The top reason certain films with mixed reviews are on the bubble is that they are voter catnip. But there are films out there with far better reviews and far louder critical champions. The problem is that we have no idea if voters will even pay attention to them. Countless highly acclaimed foreign films could swarm this field if only they had more robust stateside campaigns, like New York and Los Angeles critics champion “Drive My Car” and other international contenders like “The Worst Person in the World,” “A Hero” and “Flee” – to say nothing of already snubbed international films like “Titane” and “Parallel Mothers.” Beyond them, there are American films with great reviews, but not much luck in awards season so far, like A24 entries “The Tragedy of Macbeth” and “C’mon C’mon.”
While “Spencer” has the Best Actress favorite in Kristen Stewart, it might already be out of Best Picture consideration without other voter-friendly elements beyond that – unlike with both “Being the Ricardos” and “House of Gucci.” And while “The Lost Daughter” has both a likely Olivia Colman nomination and Maggie Gyllenhaal’s Golden Globe Director nomination to build its case, it is likely stalled in Best Picture as long as the less acclaimed “Don’t Look Up” and “Tick, Tick…Boom!” are more likely as Netflix’s second and possibly third Picture nominee.
None of this even takes into account films that may be considered the best of the year yet have almost no chance at industry recognition, like “The Green Knight,” “Mass,” “Pig,” “Passing,” “In the Heights” and many more. But it is one thing to have these films ignored from the jump by industry voters and the Academy, and quite another to have them up for serious consideration before then getting passed over for films like “Don’t Look Up,” “Being the Ricardos,” “House of Gucci” – and “Spider-Man: No Way Home.” This is why the issue of any “Spider-Man: No Way Home” Best Picture campaign cannot be judged on any merit without having a more informed view of its true competition. If any foreign contender or an acclaimed American film like “The Lost Daughter” or “The Tragedy of Macbeth” is truly on the bubble, and not just an afterthought to Best Picture voters, then something like “Spider-Man: No Way Home” has no case to make over such bubble films. However, the way this season and its conventional thinking has gone, such a field of final bubble films might be a real long shot.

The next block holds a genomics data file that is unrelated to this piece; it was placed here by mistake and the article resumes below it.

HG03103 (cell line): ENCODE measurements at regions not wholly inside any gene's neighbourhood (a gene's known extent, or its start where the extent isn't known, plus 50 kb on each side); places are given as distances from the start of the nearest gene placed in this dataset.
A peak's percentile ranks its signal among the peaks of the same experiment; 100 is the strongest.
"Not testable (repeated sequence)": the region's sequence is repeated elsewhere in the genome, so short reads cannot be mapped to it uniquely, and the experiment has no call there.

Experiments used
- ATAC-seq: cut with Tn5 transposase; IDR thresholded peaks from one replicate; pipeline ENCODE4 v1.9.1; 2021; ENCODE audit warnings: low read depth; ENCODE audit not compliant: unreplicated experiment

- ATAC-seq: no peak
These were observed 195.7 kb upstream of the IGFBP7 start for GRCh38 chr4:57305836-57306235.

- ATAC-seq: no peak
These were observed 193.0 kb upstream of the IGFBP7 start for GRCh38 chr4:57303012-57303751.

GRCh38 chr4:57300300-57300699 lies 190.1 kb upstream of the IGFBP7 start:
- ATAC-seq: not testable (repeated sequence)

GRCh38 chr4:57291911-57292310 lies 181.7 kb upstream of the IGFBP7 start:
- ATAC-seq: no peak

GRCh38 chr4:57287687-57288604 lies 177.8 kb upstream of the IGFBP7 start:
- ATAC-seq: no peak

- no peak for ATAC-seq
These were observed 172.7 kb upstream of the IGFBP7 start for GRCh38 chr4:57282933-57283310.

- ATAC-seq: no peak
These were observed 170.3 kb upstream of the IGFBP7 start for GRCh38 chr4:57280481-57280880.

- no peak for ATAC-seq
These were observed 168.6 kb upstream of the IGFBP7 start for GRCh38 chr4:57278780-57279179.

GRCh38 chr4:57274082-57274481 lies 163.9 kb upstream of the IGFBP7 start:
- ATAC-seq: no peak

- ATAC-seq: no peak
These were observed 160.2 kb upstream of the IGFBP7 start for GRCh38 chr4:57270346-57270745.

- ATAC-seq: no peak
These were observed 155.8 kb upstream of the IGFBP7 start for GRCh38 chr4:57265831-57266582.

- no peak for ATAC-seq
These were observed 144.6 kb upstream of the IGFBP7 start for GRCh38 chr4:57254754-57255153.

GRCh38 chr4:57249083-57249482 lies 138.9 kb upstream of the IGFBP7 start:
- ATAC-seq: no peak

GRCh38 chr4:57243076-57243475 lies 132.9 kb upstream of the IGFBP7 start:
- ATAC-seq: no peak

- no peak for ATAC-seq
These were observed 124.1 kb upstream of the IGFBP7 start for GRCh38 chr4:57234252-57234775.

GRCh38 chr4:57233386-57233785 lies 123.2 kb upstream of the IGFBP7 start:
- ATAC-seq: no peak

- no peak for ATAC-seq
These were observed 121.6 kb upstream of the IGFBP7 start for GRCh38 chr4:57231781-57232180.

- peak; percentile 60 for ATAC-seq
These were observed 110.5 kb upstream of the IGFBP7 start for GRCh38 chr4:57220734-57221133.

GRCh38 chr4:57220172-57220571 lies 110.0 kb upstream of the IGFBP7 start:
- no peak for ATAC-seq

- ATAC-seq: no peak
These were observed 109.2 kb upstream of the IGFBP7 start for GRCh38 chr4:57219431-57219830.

It is a common suspicion so far that such films are going to be ignored because they are too cold, too divisive to regular voters, or just don’t have the resources for an extensive campaign. If those suspicions are correct and if the bubble is entirely made of worse reviewed but more voter-friendly movies, then and only then should something like “Spider-Man: No Way Home” be considered to top them – because, in truth, it is better than most of them. Yet if it is seriously placed among a bubble group of foreign films, more daring but far smaller American films, and even a critical award champion or two, then it truly has no business in this conversation.
Of course, since the Oscars never release voter tallies, we will never know what films were in eleventh or twelfth place, let alone ninth or tenth. As such, if “Spider-Man: No Way Home” makes the cut, we cannot say for sure if it is a good choice or downright embarrassing because we will never know what films came closest to beating it out. There will be clues inferred from the rest of the Oscar categories and from the guild nominations beforehand, but little way for us to know for sure. Perhaps it will only show up in Best Sound and Visual Effects, the two categories it was recently shortlisted for. Perhaps it will snag a PGA nomination and start a path towards a Best Picture nomination. If one thinks it would be embarrassing no matter what, more buzz needs to be drummed up for foreign films and select American critical darlings as soon as possible. Yet, if they never had a chance, and if more poorly received movies are the only ones being seriously considered, then “Spider-Man: No Way Home” really does belong among them as much as anything else – but in that group only.
Do you think “Spider-Man: No Way Home” will be nominated for Best Picture or do you think it will be nominated for below-the-line categories as many other Marvel films have been in the past? Check out the NBP team’s current Oscar predictions here and let us know your thoughts in the comments section below or on our Twitter account.
You can follow Robert and hear more of his thoughts on the Oscars and Film on Twitter at @robertdoc1984